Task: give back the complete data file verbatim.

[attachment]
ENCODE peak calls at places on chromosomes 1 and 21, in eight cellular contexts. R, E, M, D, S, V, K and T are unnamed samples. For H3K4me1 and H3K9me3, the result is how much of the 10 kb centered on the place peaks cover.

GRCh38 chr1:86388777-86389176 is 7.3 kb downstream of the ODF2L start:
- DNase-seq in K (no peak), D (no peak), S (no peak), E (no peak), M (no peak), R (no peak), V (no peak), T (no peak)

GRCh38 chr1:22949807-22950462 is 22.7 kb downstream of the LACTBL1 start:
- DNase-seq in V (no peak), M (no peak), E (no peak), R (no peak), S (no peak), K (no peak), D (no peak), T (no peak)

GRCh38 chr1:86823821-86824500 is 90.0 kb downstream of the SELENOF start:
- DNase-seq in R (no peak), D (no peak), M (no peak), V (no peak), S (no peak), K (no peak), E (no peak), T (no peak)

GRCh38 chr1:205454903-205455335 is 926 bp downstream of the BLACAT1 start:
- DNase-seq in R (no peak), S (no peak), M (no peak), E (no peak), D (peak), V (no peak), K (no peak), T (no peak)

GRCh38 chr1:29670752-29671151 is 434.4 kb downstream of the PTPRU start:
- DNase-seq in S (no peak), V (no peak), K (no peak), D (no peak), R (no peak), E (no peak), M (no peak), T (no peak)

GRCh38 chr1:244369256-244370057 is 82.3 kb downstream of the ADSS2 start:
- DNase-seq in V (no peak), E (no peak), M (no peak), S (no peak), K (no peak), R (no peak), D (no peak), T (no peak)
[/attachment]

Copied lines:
ENCODE peak calls at places on chromosomes 1 and 21, in eight cellular contexts. R, E, M, D, S, V, K and T are unnamed samples. For H3K4me1 and H3K9me3, the result is how much of the 10 kb centered on the place peaks cover.

GRCh38 chr1:86388777-86389176 is 7.3 kb downstream of the ODF2L start:
- DNase-seq in K (no peak), D (no peak), S (no peak), E (no peak), M (no peak), R (no peak), V (no peak), T (no peak)

GRCh38 chr1:22949807-22950462 is 22.7 kb downstream of the LACTBL1 start:
- DNase-seq in V (no peak), M (no peak), E (no peak), R (no peak), S (no peak), K (no peak), D (no peak), T (no peak)

GRCh38 chr1:86823821-86824500 is 90.0 kb downstream of the SELENOF start:
- DNase-seq in R (no peak), D (no peak), M (no peak), V (no peak), S (no peak), K (no peak), E (no peak), T (no peak)

GRCh38 chr1:205454903-205455335 is 926 bp downstream of the BLACAT1 start:
- DNase-seq in R (no peak), S (no peak), M (no peak), E (no peak), D (peak), V (no peak), K (no peak), T (no peak)

GRCh38 chr1:29670752-29671151 is 434.4 kb downstream of the PTPRU start:
- DNase-seq in S (no peak), V (no peak), K (no peak), D (no peak), R (no peak), E (no peak), M (no peak), T (no peak)

GRCh38 chr1:244369256-244370057 is 82.3 kb downstream of the ADSS2 start:
- DNase-seq in V (no peak), E (no peak), M (no peak), S (no peak), K (no peak), R (no peak), D (no peak), T (no peak)